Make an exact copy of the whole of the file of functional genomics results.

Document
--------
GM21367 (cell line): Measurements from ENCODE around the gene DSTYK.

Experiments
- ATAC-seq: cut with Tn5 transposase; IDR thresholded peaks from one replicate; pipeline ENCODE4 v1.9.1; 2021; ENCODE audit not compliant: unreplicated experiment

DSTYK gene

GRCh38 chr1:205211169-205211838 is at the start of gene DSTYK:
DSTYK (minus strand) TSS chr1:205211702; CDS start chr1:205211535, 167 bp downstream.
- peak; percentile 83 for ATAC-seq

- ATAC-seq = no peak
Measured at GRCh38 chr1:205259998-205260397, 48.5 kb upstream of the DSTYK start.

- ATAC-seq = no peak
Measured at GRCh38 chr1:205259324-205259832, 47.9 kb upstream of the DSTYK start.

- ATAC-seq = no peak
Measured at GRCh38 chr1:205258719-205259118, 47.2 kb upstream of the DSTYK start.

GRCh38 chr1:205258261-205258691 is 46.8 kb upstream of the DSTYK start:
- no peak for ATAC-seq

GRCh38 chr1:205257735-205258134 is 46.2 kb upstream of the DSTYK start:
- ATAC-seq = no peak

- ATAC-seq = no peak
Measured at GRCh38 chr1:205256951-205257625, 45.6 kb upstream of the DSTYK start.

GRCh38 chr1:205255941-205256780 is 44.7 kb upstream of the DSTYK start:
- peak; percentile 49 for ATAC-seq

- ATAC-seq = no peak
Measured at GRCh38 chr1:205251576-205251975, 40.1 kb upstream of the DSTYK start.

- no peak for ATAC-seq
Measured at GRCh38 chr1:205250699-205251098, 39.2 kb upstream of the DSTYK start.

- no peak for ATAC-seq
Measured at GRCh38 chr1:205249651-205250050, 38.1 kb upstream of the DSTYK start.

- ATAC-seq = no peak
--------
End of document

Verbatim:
GM21367 (cell line): Measurements from ENCODE around the gene DSTYK.

Experiments
- ATAC-seq: cut with Tn5 transposase; IDR thresholded peaks from one replicate; pipeline ENCODE4 v1.9.1; 2021; ENCODE audit not compliant: unreplicated experiment

DSTYK gene

GRCh38 chr1:205211169-205211838 is at the start of gene DSTYK:
DSTYK (minus strand) TSS chr1:205211702; CDS start chr1:205211535, 167 bp downstream.
- peak; percentile 83 for ATAC-seq

- ATAC-seq = no peak
Measured at GRCh38 chr1:205259998-205260397, 48.5 kb upstream of the DSTYK start.

- ATAC-seq = no peak
Measured at GRCh38 chr1:205259324-205259832, 47.9 kb upstream of the DSTYK start.

- ATAC-seq = no peak
Measured at GRCh38 chr1:205258719-205259118, 47.2 kb upstream of the DSTYK start.

GRCh38 chr1:205258261-205258691 is 46.8 kb upstream of the DSTYK start:
- no peak for ATAC-seq

GRCh38 chr1:205257735-205258134 is 46.2 kb upstream of the DSTYK start:
- ATAC-seq = no peak

- ATAC-seq = no peak
Measured at GRCh38 chr1:205256951-205257625, 45.6 kb upstream of the DSTYK start.

GRCh38 chr1:205255941-205256780 is 44.7 kb upstream of the DSTYK start:
- peak; percentile 49 for ATAC-seq

- ATAC-seq = no peak
Measured at GRCh38 chr1:205251576-205251975, 40.1 kb upstream of the DSTYK start.

- no peak for ATAC-seq
Measured at GRCh38 chr1:205250699-205251098, 39.2 kb upstream of the DSTYK start.

- no peak for ATAC-seq
Measured at GRCh38 chr1:205249651-205250050, 38.1 kb upstream of the DSTYK start.

- ATAC-seq = no peak